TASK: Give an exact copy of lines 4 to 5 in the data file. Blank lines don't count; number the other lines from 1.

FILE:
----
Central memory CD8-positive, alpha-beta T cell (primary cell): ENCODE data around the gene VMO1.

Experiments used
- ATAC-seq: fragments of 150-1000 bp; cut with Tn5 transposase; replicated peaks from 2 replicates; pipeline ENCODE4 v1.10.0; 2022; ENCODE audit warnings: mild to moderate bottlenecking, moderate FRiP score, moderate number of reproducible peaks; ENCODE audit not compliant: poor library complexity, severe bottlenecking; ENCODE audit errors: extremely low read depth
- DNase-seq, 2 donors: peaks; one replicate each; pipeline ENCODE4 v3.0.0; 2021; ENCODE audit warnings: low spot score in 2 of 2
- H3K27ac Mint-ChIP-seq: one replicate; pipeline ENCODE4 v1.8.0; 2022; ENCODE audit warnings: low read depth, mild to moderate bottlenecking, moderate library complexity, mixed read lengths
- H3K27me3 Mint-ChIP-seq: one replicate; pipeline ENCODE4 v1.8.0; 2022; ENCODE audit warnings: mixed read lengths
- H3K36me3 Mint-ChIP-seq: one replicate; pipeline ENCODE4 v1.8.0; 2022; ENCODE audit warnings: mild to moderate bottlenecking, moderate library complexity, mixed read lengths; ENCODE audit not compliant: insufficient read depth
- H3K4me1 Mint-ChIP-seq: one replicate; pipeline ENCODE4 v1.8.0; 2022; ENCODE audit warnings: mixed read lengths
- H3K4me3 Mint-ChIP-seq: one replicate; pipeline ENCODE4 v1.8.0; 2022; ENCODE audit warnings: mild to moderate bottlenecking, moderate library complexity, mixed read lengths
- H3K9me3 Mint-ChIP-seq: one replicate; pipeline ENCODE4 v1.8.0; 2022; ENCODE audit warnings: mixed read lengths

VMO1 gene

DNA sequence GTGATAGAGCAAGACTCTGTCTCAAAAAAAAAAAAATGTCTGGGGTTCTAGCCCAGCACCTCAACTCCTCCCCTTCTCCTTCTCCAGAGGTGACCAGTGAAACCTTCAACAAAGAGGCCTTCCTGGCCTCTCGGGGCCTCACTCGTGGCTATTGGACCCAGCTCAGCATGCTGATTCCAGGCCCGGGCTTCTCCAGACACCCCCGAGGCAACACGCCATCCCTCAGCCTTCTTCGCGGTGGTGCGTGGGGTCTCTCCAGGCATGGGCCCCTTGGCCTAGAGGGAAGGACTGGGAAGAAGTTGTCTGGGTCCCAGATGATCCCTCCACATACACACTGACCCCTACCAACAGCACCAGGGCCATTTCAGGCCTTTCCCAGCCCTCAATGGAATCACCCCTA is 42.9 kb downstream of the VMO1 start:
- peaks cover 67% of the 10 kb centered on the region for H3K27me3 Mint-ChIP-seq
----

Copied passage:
- DNase-seq, 2 donors: peaks; one replicate each; pipeline ENCODE4 v3.0.0; 2021; ENCODE audit warnings: low spot score in 2 of 2
- H3K27ac Mint-ChIP-seq: one replicate; pipeline ENCODE4 v1.8.0; 2022; ENCODE audit warnings: low read depth, mild to moderate bottlenecking, moderate library complexity, mixed read lengths